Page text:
How to look after Skimmia

Skimmia japonica 'Rubella'
Skimmia japonica 'Finchy'

What to look for across the season


Ah, spring. The days lengthen and the weather starts warming up.

Keep an eye out for new growth on your Skimmia- it's a sign of better things to come.


Your Skimmia should be romping away in the summer heat.

So, sit back and relax and enjoy your outdoor space. Watering is the only thing you really need to worry about, particularly for plants in pots.

You'll soon know if your Skimmia is thirsty as it will start to wilt, so get your watering can out.


As the weather starts cooling down in autumn, your Skimmia will start hotting up by producing bunches of berries.

These should hang on right into winter and are a great source of food for the birds.


Winter won't really bother your Skimmia.

It won't be growing much, but will still give some structure to your outdoor space.

Plants might get a bit battered by wind and frost, but don't worry, this is normal and when the weather starts warming up, normal business will resume.

What The Plant Needs


Skimmia planted out in a border doesn't need any special attention when it comes to watering once it is established.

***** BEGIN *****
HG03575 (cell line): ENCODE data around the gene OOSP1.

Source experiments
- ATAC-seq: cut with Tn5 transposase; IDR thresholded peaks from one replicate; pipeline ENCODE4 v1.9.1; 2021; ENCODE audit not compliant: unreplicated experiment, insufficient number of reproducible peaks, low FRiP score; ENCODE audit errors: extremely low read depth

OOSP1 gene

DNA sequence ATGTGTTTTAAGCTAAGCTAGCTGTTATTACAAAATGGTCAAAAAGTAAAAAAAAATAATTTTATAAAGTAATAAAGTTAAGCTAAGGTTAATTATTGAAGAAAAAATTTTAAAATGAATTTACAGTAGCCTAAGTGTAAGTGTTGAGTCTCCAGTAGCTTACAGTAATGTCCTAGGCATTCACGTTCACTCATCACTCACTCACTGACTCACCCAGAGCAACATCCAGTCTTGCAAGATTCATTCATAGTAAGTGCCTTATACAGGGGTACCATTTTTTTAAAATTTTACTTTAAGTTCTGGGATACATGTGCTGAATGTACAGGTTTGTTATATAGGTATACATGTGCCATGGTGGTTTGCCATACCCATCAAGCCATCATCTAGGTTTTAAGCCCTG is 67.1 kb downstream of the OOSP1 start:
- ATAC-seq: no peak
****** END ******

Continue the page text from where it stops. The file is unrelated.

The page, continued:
But if you've got a new one, make sure you keep it well-watered during the first spring and summer.

It's plants in pots that need a bit more TLC. Keep a careful eye on watering, especially over spring and summer. If it's really hot you'll need to water once a day.


You don't really need to feed your Skimmia, but it won't hurt to sprinkle a general purpose food, like Growmore, around the base in spring, but it's not essential.

Plants in pots need feeding with a slow release feed, twice a year: once in spring and once in mid summer.


Skimmia needs little pruning, but if you want to reduce the size, or take out a few shoots growing at funny angles, the best time to do this is between mid spring and late summer when your plant is actively growing.

Don't get too carried away though, as you'll ruin the natural shape.


Skimmia is a hardy plant, so won't require winter protection once established.

Just take care with young plants, as they can be more susceptible to winter cold. It won't hurt to cover with a large plastic sheet or horticultural fleece if there is a heavy frost forecast.

Shrubs in pots should be OK, but if you live in a particularly cold area, or your garden is exposed, move pots to the corner of a porch, under the eaves of the house or even hard up against a protected wall of the house.

If you can't move your pot, wrap a few layers of hessian or wool matting around the pot to provide some insulation.